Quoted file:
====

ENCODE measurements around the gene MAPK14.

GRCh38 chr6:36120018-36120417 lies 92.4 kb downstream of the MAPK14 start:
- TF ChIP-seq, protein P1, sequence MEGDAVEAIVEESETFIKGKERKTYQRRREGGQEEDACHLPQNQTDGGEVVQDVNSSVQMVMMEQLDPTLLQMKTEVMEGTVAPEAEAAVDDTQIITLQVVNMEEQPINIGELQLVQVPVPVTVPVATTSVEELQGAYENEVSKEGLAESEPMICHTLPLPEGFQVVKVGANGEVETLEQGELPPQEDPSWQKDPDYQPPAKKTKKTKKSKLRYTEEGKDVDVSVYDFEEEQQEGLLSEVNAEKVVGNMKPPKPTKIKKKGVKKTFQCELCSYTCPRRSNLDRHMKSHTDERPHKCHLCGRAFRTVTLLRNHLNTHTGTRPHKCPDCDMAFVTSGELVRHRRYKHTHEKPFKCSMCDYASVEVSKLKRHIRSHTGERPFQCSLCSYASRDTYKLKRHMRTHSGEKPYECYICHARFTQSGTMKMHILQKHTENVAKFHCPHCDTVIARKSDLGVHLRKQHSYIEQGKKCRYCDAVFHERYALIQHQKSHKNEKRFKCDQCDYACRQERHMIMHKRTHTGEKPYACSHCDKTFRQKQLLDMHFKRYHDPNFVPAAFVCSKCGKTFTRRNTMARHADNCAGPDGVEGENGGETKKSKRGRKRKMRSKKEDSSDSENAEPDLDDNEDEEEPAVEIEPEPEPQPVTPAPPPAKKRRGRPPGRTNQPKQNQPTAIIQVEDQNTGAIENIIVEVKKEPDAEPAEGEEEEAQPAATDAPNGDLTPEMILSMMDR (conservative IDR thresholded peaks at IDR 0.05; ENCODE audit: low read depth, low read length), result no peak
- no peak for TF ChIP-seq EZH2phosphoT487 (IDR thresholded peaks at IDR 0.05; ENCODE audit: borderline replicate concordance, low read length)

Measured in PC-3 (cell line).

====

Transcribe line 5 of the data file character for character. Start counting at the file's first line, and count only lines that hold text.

Measured in PC-3 (cell line).